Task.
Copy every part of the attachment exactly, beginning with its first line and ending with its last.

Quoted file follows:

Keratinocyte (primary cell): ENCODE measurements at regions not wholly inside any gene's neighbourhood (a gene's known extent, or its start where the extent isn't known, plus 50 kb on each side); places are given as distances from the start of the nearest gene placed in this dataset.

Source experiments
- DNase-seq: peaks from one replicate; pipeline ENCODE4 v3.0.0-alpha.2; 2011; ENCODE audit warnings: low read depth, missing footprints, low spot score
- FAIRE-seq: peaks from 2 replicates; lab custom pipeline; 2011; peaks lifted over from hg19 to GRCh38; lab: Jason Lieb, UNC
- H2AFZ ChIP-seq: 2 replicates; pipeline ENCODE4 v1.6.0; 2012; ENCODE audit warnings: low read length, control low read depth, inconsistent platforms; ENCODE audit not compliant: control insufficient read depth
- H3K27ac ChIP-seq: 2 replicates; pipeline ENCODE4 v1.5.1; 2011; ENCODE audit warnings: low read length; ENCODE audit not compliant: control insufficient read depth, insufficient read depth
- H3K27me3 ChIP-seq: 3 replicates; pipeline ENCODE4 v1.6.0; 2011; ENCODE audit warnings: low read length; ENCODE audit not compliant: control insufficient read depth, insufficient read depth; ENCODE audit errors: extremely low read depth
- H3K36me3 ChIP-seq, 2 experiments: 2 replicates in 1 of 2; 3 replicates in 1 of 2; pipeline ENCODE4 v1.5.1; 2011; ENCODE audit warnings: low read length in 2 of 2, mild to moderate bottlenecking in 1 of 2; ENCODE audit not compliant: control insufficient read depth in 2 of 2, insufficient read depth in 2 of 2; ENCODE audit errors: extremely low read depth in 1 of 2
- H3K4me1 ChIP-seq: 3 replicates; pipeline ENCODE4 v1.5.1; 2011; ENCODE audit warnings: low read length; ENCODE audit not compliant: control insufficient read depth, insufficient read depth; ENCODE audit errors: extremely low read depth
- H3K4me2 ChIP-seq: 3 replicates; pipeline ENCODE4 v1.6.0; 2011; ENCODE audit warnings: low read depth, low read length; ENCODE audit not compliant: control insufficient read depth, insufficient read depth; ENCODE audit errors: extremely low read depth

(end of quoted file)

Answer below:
Keratinocyte (primary cell): ENCODE measurements at regions not wholly inside any gene's neighbourhood (a gene's known extent, or its start where the extent isn't known, plus 50 kb on each side); places are given as distances from the start of the nearest gene placed in this dataset.

Source experiments
- DNase-seq: peaks from one replicate; pipeline ENCODE4 v3.0.0-alpha.2; 2011; ENCODE audit warnings: low read depth, missing footprints, low spot score
- FAIRE-seq: peaks from 2 replicates; lab custom pipeline; 2011; peaks lifted over from hg19 to GRCh38; lab: Jason Lieb, UNC
- H2AFZ ChIP-seq: 2 replicates; pipeline ENCODE4 v1.6.0; 2012; ENCODE audit warnings: low read length, control low read depth, inconsistent platforms; ENCODE audit not compliant: control insufficient read depth
- H3K27ac ChIP-seq: 2 replicates; pipeline ENCODE4 v1.5.1; 2011; ENCODE audit warnings: low read length; ENCODE audit not compliant: control insufficient read depth, insufficient read depth
- H3K27me3 ChIP-seq: 3 replicates; pipeline ENCODE4 v1.6.0; 2011; ENCODE audit warnings: low read length; ENCODE audit not compliant: control insufficient read depth, insufficient read depth; ENCODE audit errors: extremely low read depth
- H3K36me3 ChIP-seq, 2 experiments: 2 replicates in 1 of 2; 3 replicates in 1 of 2; pipeline ENCODE4 v1.5.1; 2011; ENCODE audit warnings: low read length in 2 of 2, mild to moderate bottlenecking in 1 of 2; ENCODE audit not compliant: control insufficient read depth in 2 of 2, insufficient read depth in 2 of 2; ENCODE audit errors: extremely low read depth in 1 of 2
- H3K4me1 ChIP-seq: 3 replicates; pipeline ENCODE4 v1.5.1; 2011; ENCODE audit warnings: low read length; ENCODE audit not compliant: control insufficient read depth, insufficient read depth; ENCODE audit errors: extremely low read depth
- H3K4me2 ChIP-seq: 3 replicates; pipeline ENCODE4 v1.6.0; 2011; ENCODE audit warnings: low read depth, low read length; ENCODE audit not compliant: control insufficient read depth, insufficient read depth; ENCODE audit errors: extremely low read depth